Exxon Co., U. S. A. v. Sofec, Inc., 517 U.S. 830, 3 (1996)

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Opinion of the Court

trial in the particular way that it did, the Court declines to address the argument. Pp. 841-842. 54 F. 3d 570, affirmed.

Thomas, J., delivered the opinion for a unanimous Court.

Shirley M. Hufstedler argued the cause and filed briefs for petitioners.

George Playdon argued the cause for respondents. With him on the brief for respondents Pacific Resources, Inc., et al. were James W. McCartney, Theodore G. Dimitry, Eugene J. Silva, and Richard H. Page. Kenneth W. Starr, Edward W. Warren, Richard A. Cordray, Randall K. Schmitt, David W. Proudfoot, and John R. Lacy filed a brief for respondents Sofec, Inc., et al.*

Justice Thomas delivered the opinion of the Court. In United States v. Reliable Transfer Co., 421 U. S. 397 (1975), we abandoned the "divided damages" rule previously applied to claims in admiralty for property damages, and adopted the comparative fault principle for allocating damages among parties responsible for an injury. In this case we affirm that the requirement of legal or "proximate" causation, and the related "superseding cause" doctrine, apply in admiralty notwithstanding our adoption of the comparative fault principle.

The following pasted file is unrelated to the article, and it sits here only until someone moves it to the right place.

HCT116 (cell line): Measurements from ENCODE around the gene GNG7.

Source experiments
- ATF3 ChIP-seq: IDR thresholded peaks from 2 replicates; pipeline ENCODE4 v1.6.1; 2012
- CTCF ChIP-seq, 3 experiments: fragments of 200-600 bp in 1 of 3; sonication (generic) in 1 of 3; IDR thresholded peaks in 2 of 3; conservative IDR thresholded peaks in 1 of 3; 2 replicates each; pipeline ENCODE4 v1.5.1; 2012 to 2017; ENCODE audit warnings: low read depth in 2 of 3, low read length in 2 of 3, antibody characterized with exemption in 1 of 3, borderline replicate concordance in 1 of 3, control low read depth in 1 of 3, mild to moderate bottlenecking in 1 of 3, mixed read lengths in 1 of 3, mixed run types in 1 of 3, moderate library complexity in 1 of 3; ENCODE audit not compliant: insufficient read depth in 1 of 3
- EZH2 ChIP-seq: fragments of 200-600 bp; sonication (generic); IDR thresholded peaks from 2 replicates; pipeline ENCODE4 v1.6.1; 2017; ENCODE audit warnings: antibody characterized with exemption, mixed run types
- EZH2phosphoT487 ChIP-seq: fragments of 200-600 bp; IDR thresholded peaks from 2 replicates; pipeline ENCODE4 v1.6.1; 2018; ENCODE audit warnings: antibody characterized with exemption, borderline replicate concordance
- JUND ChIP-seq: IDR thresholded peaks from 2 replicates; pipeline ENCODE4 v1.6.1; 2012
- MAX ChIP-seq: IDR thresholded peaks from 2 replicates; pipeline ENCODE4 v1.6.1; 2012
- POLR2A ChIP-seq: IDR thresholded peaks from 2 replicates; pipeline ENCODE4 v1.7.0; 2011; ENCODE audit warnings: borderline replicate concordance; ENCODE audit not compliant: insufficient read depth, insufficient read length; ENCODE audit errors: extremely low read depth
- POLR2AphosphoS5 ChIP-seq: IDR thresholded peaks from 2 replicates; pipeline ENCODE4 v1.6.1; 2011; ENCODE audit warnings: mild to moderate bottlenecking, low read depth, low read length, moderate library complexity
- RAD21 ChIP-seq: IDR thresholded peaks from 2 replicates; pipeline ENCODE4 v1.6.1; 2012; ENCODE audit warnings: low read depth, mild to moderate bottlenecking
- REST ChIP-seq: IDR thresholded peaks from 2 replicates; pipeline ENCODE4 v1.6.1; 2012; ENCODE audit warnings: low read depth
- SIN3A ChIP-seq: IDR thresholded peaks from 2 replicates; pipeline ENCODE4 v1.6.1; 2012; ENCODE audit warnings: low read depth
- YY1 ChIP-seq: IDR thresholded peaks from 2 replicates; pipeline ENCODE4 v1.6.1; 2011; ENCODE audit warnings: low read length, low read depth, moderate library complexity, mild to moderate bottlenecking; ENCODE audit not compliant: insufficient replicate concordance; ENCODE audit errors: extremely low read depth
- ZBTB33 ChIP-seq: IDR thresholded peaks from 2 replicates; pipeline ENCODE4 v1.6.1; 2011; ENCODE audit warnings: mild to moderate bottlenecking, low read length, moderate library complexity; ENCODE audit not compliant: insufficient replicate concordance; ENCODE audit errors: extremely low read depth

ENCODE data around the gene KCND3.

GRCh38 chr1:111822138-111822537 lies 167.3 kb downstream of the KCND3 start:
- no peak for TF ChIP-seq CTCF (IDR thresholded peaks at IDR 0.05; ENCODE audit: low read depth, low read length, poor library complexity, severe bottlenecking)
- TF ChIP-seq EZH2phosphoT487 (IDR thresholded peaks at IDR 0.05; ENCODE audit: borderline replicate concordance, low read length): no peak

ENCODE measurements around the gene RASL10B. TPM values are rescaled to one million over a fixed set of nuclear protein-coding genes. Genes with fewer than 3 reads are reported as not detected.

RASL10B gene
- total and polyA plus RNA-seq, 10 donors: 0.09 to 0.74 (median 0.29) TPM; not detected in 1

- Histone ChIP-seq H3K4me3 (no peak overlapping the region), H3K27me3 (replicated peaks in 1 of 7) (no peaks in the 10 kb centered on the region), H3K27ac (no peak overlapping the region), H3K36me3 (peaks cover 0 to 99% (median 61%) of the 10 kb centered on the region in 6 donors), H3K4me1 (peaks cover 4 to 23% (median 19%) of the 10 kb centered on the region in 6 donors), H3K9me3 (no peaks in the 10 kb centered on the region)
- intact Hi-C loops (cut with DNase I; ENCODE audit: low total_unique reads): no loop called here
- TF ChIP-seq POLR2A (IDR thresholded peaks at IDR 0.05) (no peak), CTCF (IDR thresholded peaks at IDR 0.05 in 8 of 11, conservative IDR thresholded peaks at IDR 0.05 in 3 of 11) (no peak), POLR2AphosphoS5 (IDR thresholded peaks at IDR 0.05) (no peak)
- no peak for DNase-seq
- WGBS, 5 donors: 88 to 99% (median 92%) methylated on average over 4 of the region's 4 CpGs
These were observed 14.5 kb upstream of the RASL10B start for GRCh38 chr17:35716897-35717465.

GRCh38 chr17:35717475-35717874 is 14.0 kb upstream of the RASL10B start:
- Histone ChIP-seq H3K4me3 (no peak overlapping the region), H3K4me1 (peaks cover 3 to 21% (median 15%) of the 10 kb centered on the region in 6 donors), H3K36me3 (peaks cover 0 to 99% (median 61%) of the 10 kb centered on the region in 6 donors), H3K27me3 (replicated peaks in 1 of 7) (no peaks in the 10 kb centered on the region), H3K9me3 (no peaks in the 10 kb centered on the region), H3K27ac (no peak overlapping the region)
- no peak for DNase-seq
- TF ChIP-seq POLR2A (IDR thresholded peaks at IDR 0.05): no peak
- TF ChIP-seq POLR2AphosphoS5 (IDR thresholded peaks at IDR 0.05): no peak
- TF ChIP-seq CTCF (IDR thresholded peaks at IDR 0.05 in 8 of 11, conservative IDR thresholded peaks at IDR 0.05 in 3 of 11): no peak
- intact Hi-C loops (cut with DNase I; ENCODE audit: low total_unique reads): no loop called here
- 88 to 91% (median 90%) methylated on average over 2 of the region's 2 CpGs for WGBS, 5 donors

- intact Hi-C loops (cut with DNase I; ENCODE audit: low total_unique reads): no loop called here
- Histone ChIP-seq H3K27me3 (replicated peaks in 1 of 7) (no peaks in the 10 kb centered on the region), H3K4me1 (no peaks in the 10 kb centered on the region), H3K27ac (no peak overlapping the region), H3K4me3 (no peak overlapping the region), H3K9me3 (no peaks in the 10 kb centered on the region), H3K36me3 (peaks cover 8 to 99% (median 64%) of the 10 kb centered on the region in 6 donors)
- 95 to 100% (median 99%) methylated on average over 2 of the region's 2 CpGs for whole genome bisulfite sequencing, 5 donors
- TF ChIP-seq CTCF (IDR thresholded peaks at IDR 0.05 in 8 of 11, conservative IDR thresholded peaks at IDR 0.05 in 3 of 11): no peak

This case arises from the stranding of a tanker, the Exxon Houston, several hours after it broke away from a Single Point Mooring System (SPM) owned and operated by the HIRI respondents and manufactured by respondent Sofec, Inc.1 The Houston was engaged in delivering oil into HIRI's

*Thomas J. Wagner and Chester D. Hooper filed a brief for the Maritime Law Association of the United States as amicus curiae.

1 The Houston was owned and operated by petitioner Exxon Shipping Company, whose vessels carried crude oil for petitioner Exxon Company, U. S. A. We will refer to both of these companies as Exxon. The HIRI

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